Improvement in cases of epilepsy during and following acute infectious diseases has been reported in many individual cases. The relatively small number reported by any one observer has led me to review 200 cases of epilepsy in patients of all ages in which records of convulsions had been kept for several months previous to, and for a similar time after, some acute febrile disorder.
The diseases of childhood have been credited with many cures of epilepsy, but such cures may have been coincidental recoveries. There are two periods of life wherein the greatest number of cases of epilepsy develop;1 namely, the first four years of life, and at puberty. Singularly, these are also the periods of life during which most cures of epilepsy are reported. There are logical explanations of these recoveries which are entirely independent of any intercurrent disease. During these periods the most marked physiologic changes occur,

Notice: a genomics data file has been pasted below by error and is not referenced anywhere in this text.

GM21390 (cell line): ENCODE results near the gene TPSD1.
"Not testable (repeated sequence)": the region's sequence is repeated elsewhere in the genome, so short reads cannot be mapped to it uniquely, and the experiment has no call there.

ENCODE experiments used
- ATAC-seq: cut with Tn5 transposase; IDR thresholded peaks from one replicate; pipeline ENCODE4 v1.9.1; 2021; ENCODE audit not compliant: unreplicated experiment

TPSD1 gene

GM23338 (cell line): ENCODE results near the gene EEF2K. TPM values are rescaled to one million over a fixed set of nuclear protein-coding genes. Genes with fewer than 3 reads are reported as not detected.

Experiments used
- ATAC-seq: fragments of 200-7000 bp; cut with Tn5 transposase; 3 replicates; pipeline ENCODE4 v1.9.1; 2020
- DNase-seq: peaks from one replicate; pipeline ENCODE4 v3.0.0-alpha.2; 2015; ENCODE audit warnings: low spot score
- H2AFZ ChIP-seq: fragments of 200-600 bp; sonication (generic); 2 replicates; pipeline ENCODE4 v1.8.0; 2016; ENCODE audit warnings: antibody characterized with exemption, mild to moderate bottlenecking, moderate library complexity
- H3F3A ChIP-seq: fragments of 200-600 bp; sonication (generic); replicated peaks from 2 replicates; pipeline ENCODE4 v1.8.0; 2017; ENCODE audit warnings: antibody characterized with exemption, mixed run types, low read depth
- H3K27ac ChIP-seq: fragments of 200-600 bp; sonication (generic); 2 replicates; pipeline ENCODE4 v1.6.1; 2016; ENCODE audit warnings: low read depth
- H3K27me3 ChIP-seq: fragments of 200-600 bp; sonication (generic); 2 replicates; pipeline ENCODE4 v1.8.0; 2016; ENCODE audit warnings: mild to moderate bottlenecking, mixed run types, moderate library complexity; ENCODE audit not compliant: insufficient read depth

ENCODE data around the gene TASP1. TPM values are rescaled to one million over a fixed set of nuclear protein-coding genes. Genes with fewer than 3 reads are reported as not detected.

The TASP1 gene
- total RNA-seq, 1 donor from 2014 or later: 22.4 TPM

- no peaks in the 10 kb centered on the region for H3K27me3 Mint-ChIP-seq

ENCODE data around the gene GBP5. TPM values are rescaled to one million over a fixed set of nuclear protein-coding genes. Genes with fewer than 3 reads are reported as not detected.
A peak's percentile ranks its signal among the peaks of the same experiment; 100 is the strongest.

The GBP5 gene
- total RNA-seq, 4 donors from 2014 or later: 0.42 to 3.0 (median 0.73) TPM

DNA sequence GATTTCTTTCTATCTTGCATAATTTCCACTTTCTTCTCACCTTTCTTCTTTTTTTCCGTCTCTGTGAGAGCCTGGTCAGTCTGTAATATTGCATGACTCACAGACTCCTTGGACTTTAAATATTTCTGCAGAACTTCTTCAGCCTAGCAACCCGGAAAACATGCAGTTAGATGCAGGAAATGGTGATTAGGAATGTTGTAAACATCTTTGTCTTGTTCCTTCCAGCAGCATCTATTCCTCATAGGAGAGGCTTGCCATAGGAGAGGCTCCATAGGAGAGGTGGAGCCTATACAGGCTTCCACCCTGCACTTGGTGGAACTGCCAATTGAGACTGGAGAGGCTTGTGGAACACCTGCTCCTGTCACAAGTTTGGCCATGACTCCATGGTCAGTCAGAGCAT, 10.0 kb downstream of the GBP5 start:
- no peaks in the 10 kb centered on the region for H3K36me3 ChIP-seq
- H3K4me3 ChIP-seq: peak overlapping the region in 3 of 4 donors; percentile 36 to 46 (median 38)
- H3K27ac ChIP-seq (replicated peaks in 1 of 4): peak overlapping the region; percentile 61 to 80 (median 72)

GUTHRIE RH. INFLUENCE OF INTERCURRENT FEBRILE DISORDERS ON PREEXISTING EPILEPSY. Arch NeurPsych. 1930;24(4):753–758. doi:10.1001/archneurpsyc.1930.02220160089009
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